Joan and I visited my Aunty Ann a couple of weeks ago.  She is 99 years old and still as bright as a bobbin.  She is a good artist and only gave up painting relatively recently, and always wants to see my latest stuff.  i took the Wild Horses along.  It took up the length of the settee and she was delighted with the colours.  I then realised that the painting’s reflection in the shiny metal fire surround made the composition even more abstract.

Aunty Ann’s shiny metal fire surround reflecting Wild Horses. Mick Burton, continuous line artist, 2017.

Two different Reflections of Wild Horses on metal fireplace surround, detail strips. Mick Burton, continuous line artist.

Herons on Gledhow Valley Lake

Young heron on Gledhow Valley Lake, Leeds, September 2014. Photo Mick Burton, continuous line artist.

Young heron on Gledhow Valley Lake, Leeds, September 2014. Photo Mick Burton, continuous line artist.

I am an artist who draws and paints quite a lot of animals and birds and it is great to live in a wooded valley which has a stream and a large lake and plenty of wildlife.

Our house is at the East end of the woods, which stretch for about  a mile.  There is a road running the length of the valley, which goes near to the edge of the lake.  Gledhow Beck feeds the lake from  the west  and a road from Chapel Allerton crosses the valley and stream and then winds up a steep south facing slope known locally as “Little Switzerland”.

I have lived in Gledhow Valley, at two different addresses, for nearly 40 years.

There have been swans on the lake for many years and of course ducks , moorhens and coots.  In recent years we have seen a heron, mainly on the other side well away from the main viewing stage.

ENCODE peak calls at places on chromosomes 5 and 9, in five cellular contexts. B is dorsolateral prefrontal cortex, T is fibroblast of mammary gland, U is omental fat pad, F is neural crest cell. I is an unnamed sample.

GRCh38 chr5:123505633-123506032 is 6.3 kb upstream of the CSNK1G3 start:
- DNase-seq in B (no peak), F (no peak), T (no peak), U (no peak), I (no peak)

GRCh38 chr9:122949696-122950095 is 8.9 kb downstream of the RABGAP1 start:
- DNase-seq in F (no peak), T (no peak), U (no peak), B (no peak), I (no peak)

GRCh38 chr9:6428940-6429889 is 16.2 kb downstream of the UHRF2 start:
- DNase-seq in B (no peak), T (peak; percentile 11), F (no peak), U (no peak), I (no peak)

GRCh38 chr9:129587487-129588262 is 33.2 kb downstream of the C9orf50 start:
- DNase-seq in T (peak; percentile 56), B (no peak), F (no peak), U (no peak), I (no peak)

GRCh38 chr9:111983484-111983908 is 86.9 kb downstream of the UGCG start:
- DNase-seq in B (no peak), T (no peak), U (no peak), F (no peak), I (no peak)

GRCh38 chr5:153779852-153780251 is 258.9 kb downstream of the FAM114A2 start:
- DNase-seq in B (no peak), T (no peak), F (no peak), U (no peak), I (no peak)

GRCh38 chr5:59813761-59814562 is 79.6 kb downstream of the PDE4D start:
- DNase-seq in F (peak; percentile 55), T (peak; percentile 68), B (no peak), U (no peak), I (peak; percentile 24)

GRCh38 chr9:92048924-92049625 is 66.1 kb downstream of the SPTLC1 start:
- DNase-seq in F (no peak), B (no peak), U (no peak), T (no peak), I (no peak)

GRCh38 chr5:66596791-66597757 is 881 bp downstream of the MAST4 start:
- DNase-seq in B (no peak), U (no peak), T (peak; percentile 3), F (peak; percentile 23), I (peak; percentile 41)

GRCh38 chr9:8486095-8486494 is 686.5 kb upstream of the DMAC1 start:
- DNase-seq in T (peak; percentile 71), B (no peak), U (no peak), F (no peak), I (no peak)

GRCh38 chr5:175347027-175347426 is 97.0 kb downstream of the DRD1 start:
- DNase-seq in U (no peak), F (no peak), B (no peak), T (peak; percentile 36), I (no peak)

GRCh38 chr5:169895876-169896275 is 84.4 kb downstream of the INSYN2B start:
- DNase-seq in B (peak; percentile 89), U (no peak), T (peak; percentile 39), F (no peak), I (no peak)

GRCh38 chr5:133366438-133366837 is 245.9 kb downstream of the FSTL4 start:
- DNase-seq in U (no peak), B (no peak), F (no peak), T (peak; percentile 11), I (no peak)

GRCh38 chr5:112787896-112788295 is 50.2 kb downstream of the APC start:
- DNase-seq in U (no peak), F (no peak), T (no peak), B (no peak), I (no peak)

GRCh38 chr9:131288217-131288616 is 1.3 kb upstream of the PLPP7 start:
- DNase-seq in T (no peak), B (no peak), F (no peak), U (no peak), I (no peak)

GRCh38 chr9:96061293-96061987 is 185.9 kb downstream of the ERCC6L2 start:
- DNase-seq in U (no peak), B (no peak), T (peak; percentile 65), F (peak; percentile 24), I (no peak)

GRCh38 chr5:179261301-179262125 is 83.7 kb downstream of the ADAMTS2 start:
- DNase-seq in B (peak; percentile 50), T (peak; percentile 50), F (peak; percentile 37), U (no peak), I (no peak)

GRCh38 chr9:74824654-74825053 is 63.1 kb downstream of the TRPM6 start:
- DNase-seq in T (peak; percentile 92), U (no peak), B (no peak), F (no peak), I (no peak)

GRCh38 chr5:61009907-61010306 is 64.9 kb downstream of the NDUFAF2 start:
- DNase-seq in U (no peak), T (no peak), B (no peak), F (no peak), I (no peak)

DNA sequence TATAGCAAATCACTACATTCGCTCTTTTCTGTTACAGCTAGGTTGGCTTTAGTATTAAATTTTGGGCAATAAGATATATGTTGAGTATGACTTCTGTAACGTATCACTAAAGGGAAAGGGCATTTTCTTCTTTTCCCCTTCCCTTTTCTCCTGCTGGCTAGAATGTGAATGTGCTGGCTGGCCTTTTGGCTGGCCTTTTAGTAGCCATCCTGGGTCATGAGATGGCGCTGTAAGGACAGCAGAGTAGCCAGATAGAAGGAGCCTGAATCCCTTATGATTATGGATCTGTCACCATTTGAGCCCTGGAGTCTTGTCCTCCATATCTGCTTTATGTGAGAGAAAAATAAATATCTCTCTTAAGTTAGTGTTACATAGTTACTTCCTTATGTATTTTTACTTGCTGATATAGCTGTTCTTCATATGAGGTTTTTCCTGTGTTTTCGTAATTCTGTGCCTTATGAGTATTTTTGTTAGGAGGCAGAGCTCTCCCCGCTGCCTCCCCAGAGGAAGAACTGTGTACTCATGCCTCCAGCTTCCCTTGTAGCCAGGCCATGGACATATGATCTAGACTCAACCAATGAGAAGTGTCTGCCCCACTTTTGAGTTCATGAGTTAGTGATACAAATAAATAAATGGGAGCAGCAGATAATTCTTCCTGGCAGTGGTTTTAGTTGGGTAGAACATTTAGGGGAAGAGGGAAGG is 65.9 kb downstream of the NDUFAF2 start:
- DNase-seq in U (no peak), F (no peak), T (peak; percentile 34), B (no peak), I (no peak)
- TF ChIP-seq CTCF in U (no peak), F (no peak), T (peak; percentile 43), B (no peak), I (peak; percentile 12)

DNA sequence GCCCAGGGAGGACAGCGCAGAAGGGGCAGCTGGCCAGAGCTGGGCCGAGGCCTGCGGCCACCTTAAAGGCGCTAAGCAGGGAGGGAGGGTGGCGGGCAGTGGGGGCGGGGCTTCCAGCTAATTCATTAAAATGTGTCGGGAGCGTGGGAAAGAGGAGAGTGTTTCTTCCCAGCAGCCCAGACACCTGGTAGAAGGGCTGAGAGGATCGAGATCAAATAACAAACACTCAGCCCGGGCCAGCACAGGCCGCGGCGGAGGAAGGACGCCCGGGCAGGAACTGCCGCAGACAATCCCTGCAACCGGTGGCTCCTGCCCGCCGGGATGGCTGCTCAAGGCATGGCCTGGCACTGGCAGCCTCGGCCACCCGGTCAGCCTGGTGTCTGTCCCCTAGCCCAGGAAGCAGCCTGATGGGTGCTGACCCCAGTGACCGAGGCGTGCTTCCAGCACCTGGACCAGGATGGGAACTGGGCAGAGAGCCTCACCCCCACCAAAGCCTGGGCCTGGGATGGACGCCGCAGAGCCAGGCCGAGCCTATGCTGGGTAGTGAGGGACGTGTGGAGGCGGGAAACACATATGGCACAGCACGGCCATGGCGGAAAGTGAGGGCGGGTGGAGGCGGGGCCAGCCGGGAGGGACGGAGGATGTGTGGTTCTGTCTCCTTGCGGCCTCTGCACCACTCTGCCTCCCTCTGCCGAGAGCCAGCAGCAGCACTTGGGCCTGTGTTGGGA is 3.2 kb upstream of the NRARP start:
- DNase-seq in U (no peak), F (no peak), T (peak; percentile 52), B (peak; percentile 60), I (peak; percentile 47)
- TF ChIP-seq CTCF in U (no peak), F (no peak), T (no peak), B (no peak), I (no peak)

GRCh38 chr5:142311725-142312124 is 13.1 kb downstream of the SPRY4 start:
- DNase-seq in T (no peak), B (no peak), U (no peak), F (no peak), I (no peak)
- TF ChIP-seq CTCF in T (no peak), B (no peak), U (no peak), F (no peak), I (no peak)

Older Heron, Gledhow Valley Woods, Leeds, September 2014.  Photo by Mick Burton, continuous line artist.

Older Heron, Gledhow Valley Woods, Leeds, September 2014. Photo by Mick Burton, continuous line artist.

In the last couple of months there have been two herons and I took the attached photos a month ago.  The older heron (see left) was still quite a distance away but the young one (see above) was more accommodating and I took quite a lot of photos from the dam on the East end of the lake.  My bird watcher friend Bernard says that the young heron will be about a year old.  It seemed to be catching small fish in its beak.

About a week previously Joan had spotted a Heron sitting up in a tree in the next garden to ours.  I was too slow to get the camera before the bird flew off, but it seemed to be looking down into the beck which runs past a neighbour’s garden.  This would probably have been the young heron.

I then remembered an incident  earlier in the year, in January, when Joan found a fish on the back lawn.  It was 9″ long and I photographed it (see below).  We could not understand how it got there and our friend Jerry, who is a keen fisherman, said that it was either a Rudd or a Perch and it looked slightly damaged on its side.  Possibly a heron was passing by with the fish and dropped it !

Rudd or Perch fish, 9

Rudd or Perch fish, 9″ long, found on lawn. Maybe dropped by heron. Photo by Mick Burton, continuous line artist.

The photo shows a largish animal dropping above the tail, which could be from a Fox (we see one most days in the garden – even two at once last week) maybe claiming title to the fish.  We left the fish there and it disappeared.

Our enjoyment of the valley is greatly helped by the Friends of Gledhow Valley Woods who once a month organise volunteers (including Joan, and occasionally me) to collect litter and do all sorts of development work and repairs on paths, seats, signs, etc.  They hold an Annual Fair and an Open Day of the Well House, or Gipton Spar Bath House, which was built in 1671.